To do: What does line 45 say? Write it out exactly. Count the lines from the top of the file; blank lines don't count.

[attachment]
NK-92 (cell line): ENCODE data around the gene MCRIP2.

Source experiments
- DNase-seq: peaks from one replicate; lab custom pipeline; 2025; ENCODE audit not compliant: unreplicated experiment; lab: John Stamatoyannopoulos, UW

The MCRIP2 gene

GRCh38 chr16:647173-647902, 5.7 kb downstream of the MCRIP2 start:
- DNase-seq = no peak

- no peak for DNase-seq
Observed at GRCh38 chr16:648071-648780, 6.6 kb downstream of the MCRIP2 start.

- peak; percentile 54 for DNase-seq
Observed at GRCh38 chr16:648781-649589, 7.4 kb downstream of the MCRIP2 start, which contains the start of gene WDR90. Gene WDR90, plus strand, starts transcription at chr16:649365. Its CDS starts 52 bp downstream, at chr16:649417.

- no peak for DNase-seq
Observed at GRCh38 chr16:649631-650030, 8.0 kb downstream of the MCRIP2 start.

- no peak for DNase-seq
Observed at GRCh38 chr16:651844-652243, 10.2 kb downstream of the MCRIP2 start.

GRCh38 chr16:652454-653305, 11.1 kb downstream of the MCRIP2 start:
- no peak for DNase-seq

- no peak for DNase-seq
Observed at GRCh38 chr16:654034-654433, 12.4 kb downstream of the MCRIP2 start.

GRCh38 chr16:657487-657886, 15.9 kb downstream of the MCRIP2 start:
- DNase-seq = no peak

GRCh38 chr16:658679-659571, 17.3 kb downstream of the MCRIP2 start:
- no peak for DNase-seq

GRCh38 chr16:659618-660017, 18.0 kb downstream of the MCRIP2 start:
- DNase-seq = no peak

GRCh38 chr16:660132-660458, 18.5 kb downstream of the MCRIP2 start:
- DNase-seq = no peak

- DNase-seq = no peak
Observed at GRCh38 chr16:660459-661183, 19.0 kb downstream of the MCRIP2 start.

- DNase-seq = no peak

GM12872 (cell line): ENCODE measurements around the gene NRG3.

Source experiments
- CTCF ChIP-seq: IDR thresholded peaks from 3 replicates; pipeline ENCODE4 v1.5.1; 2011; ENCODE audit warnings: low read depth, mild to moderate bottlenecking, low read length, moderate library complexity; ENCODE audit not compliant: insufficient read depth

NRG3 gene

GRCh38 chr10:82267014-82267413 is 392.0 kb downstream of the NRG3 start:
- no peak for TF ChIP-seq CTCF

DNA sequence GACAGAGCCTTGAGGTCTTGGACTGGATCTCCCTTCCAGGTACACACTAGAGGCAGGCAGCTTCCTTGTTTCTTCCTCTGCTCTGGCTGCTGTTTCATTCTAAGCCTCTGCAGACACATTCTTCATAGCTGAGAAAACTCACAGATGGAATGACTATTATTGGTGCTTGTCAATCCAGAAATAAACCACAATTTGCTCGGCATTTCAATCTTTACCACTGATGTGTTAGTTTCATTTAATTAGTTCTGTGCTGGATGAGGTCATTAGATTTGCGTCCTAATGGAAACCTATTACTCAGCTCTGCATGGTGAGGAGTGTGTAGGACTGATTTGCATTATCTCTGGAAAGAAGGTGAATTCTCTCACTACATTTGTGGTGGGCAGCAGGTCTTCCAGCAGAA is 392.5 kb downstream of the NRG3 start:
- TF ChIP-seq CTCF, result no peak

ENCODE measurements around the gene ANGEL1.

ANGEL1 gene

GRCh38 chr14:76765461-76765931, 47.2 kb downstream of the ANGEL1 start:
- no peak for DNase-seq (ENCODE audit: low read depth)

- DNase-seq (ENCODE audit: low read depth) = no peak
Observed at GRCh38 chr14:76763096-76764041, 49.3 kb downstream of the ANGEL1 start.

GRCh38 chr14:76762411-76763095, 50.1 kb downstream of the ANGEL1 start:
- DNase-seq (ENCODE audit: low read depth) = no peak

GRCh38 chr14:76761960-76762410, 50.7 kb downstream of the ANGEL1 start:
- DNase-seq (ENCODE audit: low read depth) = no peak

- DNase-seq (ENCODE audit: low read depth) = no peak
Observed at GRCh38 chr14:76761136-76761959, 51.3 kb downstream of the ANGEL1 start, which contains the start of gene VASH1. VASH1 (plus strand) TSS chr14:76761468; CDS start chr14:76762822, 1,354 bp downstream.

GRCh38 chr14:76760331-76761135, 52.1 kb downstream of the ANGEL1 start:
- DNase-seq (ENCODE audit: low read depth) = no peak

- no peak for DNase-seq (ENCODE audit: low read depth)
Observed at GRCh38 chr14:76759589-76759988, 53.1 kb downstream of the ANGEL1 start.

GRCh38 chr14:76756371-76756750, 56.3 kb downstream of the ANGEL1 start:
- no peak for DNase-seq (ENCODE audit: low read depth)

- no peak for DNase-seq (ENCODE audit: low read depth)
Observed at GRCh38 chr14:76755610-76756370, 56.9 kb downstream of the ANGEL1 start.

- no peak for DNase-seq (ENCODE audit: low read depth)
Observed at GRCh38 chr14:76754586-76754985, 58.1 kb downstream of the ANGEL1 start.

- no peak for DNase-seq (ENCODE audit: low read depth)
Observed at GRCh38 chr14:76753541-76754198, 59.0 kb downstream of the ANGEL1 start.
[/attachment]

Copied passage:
- DNase-seq (ENCODE audit: low read depth) = no peak